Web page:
Why I Climb

April 11, 2009

This last January I joined a small group of people (8 in total) for a half day rock climbing class.  I’d done a very small amount of climbing before and figured it would be a good time, but honestly I was hoping to just meet some women.  Much to my surprise, this was the start of a new love affair… one with rock.

Climbing has taken a toll on my hands

Climbing has taken a toll on my hands

In February I joined a climbing gym (Planet Granite) and have been spending about 10 hours a week torturing myself on its walls.  This is a huge amount of time for someone as busy as I am but for some reason I really can’t help myself.  Just like any other attraction, there is a certain amount of mystery behind it and I like to solve mysteries.

So I’m making a list.  A list of feelings and skills that showcase themselves while climbing. I doubt this list will be able to fully express things enough to come to any conclusions but I’ve got to start somewhere.  And just like Columbo, I’ll probably have to come back in the room and add in “just one more thing”.

Forced Social Behavior – Pretty much all of the outdoor activities that I’m into are ones that you can do by yourself.  Climbing is refreshingly different.  Because every climber needs someone to belay them (take in the rope as they climb) it’s kind of a hard activity to do by yourself.  This makes it very easy to approach others and strike up a conversation and so far almost everyone has been receptive of this.  In a world where most people avoid saying hello to strangers, climbers seem to encourage it.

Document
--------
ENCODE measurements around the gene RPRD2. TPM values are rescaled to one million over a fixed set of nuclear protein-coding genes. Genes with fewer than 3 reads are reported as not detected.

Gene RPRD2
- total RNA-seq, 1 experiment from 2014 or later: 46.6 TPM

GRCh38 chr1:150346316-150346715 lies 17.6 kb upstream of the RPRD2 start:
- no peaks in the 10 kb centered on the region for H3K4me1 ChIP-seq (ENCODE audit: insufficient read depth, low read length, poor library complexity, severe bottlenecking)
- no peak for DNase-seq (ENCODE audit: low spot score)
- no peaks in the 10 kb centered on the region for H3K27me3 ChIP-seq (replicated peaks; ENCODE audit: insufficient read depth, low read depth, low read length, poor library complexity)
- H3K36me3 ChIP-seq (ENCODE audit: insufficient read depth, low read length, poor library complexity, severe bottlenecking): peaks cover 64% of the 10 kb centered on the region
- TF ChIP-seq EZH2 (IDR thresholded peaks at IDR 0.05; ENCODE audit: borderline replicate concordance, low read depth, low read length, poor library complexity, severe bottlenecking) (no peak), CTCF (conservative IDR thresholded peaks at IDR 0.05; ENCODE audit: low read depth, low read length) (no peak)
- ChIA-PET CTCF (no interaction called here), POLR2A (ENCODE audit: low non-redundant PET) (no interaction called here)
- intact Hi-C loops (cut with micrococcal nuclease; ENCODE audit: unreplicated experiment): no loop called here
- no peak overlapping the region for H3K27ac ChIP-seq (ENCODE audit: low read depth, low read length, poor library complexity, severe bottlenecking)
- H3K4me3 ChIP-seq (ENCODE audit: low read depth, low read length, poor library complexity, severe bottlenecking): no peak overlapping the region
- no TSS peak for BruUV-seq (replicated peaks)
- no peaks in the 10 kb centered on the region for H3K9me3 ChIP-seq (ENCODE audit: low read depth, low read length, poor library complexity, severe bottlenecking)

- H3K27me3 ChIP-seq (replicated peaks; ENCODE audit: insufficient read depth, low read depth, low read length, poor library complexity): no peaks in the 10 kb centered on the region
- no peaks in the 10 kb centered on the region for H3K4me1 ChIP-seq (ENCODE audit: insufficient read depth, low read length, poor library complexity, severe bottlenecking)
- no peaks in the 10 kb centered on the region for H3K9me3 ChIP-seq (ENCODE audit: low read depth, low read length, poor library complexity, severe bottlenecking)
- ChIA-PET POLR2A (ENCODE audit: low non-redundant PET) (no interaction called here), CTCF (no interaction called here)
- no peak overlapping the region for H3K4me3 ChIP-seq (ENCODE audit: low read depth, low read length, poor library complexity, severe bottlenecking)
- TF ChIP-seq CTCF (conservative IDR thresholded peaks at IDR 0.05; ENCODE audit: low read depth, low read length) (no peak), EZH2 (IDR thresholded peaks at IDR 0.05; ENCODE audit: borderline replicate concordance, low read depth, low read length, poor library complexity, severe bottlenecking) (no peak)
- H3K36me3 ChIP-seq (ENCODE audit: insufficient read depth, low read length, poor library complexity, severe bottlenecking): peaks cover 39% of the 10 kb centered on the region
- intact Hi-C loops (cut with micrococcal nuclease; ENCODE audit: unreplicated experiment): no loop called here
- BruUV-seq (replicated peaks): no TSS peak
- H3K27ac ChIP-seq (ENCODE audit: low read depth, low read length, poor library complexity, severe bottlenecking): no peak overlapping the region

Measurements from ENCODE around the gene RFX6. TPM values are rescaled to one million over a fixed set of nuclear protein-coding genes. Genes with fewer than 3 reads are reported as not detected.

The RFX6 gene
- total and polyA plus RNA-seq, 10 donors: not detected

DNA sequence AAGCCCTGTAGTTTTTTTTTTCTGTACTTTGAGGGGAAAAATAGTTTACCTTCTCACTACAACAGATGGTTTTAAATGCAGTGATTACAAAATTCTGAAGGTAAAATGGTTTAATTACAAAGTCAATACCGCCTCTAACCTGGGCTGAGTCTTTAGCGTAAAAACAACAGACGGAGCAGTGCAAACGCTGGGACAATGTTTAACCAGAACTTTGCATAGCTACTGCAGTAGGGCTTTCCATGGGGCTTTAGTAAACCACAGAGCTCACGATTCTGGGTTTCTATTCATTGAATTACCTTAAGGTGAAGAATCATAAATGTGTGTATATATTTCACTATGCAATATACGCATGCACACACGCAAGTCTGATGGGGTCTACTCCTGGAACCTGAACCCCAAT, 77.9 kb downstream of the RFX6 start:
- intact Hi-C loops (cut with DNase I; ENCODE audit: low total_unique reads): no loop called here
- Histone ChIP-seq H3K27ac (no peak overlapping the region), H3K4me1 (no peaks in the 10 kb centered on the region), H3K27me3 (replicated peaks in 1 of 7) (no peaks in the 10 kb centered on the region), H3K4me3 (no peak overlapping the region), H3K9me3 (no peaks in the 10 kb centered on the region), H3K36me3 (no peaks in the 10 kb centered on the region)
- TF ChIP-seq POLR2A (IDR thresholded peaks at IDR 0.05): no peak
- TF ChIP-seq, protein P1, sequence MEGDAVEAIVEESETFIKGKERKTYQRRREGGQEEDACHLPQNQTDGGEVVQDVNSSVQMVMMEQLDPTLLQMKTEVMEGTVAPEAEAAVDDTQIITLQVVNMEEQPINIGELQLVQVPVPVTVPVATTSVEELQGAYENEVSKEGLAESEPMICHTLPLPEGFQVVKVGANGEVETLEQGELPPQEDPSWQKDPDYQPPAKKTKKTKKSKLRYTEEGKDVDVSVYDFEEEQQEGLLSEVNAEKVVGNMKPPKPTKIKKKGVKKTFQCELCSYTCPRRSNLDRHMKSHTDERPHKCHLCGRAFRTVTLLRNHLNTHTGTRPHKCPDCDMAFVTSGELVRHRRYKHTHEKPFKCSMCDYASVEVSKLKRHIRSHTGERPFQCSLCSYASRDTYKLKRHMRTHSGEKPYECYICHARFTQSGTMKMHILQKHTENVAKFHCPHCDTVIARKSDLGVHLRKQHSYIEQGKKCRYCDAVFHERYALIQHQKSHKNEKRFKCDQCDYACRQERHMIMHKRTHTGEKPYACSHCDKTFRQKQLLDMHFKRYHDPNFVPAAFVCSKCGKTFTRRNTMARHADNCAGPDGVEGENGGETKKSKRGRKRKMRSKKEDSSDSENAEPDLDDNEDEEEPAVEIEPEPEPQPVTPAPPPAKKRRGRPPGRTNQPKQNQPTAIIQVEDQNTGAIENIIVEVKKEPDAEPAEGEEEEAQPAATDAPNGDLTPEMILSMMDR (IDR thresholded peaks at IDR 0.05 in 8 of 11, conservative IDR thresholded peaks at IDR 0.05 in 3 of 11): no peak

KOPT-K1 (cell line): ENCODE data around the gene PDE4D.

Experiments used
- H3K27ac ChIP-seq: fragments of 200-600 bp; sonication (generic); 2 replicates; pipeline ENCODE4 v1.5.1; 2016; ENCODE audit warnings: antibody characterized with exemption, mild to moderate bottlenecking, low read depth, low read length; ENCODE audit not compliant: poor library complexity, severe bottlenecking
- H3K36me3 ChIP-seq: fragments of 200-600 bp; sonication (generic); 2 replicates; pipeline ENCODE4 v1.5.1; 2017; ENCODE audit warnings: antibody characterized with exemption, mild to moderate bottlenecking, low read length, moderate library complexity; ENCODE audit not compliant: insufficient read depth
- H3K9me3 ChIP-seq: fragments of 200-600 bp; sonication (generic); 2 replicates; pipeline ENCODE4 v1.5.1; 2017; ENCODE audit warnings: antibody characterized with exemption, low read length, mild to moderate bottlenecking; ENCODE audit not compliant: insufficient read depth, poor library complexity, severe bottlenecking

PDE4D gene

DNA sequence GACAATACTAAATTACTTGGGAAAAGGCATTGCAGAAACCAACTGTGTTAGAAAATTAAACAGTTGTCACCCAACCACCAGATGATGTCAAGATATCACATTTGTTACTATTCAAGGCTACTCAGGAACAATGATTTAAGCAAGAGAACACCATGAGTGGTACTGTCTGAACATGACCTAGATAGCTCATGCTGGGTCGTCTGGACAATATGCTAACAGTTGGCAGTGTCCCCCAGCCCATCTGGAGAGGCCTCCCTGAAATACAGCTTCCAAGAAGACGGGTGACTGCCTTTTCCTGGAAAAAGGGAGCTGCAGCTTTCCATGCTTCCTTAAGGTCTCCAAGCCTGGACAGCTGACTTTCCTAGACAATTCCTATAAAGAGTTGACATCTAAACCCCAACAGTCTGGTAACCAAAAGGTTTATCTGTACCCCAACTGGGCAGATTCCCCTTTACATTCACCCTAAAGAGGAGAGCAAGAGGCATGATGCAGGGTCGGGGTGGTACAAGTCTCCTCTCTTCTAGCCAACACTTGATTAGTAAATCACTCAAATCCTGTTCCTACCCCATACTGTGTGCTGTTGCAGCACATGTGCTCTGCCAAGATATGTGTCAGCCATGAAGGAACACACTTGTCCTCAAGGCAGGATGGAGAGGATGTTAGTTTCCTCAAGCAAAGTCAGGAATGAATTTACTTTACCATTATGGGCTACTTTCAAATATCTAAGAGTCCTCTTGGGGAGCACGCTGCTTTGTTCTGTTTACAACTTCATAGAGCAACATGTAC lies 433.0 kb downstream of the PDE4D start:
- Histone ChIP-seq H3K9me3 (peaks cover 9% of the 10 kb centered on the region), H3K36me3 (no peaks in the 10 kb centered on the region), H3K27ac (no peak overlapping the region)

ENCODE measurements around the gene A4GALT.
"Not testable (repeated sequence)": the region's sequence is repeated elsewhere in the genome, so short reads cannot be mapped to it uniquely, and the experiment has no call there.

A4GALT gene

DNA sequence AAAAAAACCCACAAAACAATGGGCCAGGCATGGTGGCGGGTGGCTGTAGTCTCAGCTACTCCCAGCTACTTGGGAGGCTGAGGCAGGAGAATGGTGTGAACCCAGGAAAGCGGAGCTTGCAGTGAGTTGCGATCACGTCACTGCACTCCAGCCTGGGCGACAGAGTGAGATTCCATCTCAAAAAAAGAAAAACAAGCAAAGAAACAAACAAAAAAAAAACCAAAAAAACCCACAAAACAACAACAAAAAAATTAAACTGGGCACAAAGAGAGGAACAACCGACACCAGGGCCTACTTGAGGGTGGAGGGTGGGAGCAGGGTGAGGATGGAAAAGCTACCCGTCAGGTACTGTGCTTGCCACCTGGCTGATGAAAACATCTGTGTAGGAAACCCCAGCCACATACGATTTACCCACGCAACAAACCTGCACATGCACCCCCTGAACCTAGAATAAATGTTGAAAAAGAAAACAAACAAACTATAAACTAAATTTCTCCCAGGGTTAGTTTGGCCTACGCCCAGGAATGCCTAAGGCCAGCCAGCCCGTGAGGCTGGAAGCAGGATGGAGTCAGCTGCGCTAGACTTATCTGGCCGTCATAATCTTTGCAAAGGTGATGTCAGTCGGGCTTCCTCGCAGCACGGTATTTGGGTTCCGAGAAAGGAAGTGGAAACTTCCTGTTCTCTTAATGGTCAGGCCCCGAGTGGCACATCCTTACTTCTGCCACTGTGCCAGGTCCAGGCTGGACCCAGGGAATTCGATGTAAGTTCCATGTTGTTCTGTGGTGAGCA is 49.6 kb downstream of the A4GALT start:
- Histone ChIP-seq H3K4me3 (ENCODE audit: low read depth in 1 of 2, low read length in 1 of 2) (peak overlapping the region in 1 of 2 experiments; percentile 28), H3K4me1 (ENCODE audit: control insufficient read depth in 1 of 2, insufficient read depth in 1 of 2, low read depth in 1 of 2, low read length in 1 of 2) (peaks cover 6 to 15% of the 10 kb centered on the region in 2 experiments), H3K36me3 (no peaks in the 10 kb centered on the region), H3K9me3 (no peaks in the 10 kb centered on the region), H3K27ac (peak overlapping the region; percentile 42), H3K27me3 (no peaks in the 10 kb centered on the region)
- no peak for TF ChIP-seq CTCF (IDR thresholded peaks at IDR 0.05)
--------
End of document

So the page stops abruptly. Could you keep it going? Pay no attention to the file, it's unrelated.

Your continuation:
Freedom – For years I’ve been exploring various parts of the wilderness and seeing rock walls that looked impossible to scale.  Being an idiot, I naturally want to conquer such things and it’s this kind of desire that I think worries my parents.  But as it turns out, acting on those desires can be really empowering.  The ability to traverse over any physical object opens up whole new worlds.  No longer is that island plateau off limits, no longer is the view from the top of that mountain out of reach and no longer are you simply stuck to foot paths.  It’s physical freedom on a level I have never experienced.

Problem Solving – Unless you’re on a ladder, climbing isn’t a straightforward task.  You need to plan your moves, anticipate the crux and find places to rest.  It sounds simple and logical while on the ground but these are easy things to forget when you’re getting mentally and physically tired.  This is what makes the sport so challenging.  You know where you want to go but just need to find the right combination of movements that will get you there while staying coordinated, balanced and under control.

Focus – Problem solving requires focus.  You can’t think about what is below you or how the last sequence of moves didn’t go as well as you planned.  You need to be looking ahead and knowing what your next few moves are so you can execute them logically.  At the same time you can’t forget about proper foot placement, keeping your hips close to the wall, progressing using your legs and so on.  You get so tuned into the task that you forget about the other things around you and feeling them reappear when you’re finished adds to the sensation.